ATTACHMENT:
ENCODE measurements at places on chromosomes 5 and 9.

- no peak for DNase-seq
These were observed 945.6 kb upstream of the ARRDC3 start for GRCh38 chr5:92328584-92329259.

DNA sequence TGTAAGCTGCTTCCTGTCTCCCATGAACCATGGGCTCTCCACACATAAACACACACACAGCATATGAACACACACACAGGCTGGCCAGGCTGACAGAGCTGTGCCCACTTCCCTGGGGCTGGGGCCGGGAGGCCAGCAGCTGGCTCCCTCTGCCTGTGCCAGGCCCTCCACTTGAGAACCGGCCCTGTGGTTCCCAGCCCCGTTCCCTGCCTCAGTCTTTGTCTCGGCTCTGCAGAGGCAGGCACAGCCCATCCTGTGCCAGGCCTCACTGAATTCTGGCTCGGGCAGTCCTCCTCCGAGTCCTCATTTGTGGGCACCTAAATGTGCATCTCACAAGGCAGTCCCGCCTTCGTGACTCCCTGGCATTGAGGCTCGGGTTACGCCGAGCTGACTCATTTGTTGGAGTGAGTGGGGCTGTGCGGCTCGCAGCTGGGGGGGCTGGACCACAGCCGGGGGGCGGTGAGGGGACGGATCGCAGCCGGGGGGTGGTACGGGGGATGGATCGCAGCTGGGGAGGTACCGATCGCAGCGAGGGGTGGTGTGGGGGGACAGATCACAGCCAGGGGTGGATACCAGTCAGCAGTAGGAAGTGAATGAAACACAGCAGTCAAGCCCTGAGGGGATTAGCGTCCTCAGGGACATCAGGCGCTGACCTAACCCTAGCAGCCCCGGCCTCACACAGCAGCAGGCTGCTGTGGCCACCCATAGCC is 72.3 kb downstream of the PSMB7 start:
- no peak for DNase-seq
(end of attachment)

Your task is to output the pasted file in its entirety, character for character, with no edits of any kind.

ENCODE measurements at places on chromosomes 5 and 9.

- no peak for DNase-seq
These were observed 945.6 kb upstream of the ARRDC3 start for GRCh38 chr5:92328584-92329259.

DNA sequence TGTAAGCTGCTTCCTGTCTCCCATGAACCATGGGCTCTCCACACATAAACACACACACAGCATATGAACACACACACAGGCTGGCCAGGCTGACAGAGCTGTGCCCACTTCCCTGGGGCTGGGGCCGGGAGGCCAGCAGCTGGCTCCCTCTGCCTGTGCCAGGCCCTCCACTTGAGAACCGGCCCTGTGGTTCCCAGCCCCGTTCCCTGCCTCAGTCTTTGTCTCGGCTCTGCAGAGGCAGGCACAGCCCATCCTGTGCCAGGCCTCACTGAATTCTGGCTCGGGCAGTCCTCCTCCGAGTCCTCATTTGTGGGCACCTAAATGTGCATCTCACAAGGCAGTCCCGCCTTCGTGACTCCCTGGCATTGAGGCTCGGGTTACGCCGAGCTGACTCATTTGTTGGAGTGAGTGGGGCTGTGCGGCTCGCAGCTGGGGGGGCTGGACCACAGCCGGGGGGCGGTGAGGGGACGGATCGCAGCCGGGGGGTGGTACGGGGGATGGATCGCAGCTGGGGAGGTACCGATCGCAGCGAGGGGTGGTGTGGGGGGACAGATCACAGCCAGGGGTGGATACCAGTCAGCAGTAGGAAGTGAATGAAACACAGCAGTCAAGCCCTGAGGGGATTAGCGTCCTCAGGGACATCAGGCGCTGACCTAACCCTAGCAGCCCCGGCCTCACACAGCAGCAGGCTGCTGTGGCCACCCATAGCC is 72.3 kb downstream of the PSMB7 start:
- no peak for DNase-seq